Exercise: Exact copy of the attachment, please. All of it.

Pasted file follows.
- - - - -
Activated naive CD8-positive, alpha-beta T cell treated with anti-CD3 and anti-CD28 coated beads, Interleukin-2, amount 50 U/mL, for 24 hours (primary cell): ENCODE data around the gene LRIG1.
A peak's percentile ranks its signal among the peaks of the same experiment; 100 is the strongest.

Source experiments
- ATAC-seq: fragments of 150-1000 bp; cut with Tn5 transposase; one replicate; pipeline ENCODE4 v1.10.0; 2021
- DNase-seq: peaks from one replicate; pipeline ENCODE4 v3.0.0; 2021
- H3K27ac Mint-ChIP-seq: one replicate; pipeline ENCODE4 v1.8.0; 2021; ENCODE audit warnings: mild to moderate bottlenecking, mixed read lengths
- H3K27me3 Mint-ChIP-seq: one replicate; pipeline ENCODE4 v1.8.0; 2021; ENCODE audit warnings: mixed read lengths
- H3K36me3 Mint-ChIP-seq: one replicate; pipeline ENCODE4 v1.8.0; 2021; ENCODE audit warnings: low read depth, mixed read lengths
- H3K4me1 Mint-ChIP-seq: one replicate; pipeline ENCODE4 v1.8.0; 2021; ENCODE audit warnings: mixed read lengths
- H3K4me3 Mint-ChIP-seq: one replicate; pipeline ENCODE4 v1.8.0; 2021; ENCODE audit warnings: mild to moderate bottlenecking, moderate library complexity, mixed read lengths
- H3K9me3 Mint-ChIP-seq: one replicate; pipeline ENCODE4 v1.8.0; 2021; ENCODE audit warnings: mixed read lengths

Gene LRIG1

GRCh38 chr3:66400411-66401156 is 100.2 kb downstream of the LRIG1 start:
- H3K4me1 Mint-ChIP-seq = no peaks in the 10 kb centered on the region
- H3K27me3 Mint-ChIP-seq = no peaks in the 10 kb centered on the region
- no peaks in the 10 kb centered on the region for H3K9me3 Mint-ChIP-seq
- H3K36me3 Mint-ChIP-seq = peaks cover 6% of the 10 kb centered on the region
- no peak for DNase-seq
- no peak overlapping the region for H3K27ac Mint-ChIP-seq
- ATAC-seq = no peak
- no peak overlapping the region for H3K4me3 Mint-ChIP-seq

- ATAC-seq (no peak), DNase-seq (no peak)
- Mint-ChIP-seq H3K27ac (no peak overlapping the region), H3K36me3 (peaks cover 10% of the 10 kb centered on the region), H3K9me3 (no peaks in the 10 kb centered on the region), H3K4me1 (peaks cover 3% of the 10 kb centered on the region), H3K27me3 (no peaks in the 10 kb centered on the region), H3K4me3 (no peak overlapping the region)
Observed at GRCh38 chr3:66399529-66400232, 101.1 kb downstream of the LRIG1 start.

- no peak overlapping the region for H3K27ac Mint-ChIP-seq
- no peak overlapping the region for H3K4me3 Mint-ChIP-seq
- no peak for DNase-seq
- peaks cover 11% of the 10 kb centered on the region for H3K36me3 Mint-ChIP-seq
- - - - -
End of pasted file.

Activated naive CD8-positive, alpha-beta T cell treated with anti-CD3 and anti-CD28 coated beads, Interleukin-2, amount 50 U/mL, for 24 hours (primary cell): ENCODE data around the gene LRIG1.
A peak's percentile ranks its signal among the peaks of the same experiment; 100 is the strongest.

Source experiments
- ATAC-seq: fragments of 150-1000 bp; cut with Tn5 transposase; one replicate; pipeline ENCODE4 v1.10.0; 2021
- DNase-seq: peaks from one replicate; pipeline ENCODE4 v3.0.0; 2021
- H3K27ac Mint-ChIP-seq: one replicate; pipeline ENCODE4 v1.8.0; 2021; ENCODE audit warnings: mild to moderate bottlenecking, mixed read lengths
- H3K27me3 Mint-ChIP-seq: one replicate; pipeline ENCODE4 v1.8.0; 2021; ENCODE audit warnings: mixed read lengths
- H3K36me3 Mint-ChIP-seq: one replicate; pipeline ENCODE4 v1.8.0; 2021; ENCODE audit warnings: low read depth, mixed read lengths
- H3K4me1 Mint-ChIP-seq: one replicate; pipeline ENCODE4 v1.8.0; 2021; ENCODE audit warnings: mixed read lengths
- H3K4me3 Mint-ChIP-seq: one replicate; pipeline ENCODE4 v1.8.0; 2021; ENCODE audit warnings: mild to moderate bottlenecking, moderate library complexity, mixed read lengths
- H3K9me3 Mint-ChIP-seq: one replicate; pipeline ENCODE4 v1.8.0; 2021; ENCODE audit warnings: mixed read lengths

Gene LRIG1

GRCh38 chr3:66400411-66401156 is 100.2 kb downstream of the LRIG1 start:
- H3K4me1 Mint-ChIP-seq = no peaks in the 10 kb centered on the region
- H3K27me3 Mint-ChIP-seq = no peaks in the 10 kb centered on the region
- no peaks in the 10 kb centered on the region for H3K9me3 Mint-ChIP-seq
- H3K36me3 Mint-ChIP-seq = peaks cover 6% of the 10 kb centered on the region
- no peak for DNase-seq
- no peak overlapping the region for H3K27ac Mint-ChIP-seq
- ATAC-seq = no peak
- no peak overlapping the region for H3K4me3 Mint-ChIP-seq

- ATAC-seq (no peak), DNase-seq (no peak)
- Mint-ChIP-seq H3K27ac (no peak overlapping the region), H3K36me3 (peaks cover 10% of the 10 kb centered on the region), H3K9me3 (no peaks in the 10 kb centered on the region), H3K4me1 (peaks cover 3% of the 10 kb centered on the region), H3K27me3 (no peaks in the 10 kb centered on the region), H3K4me3 (no peak overlapping the region)
Observed at GRCh38 chr3:66399529-66400232, 101.1 kb downstream of the LRIG1 start.

- no peak overlapping the region for H3K27ac Mint-ChIP-seq
- no peak overlapping the region for H3K4me3 Mint-ChIP-seq
- no peak for DNase-seq
- peaks cover 11% of the 10 kb centered on the region for H3K36me3 Mint-ChIP-seq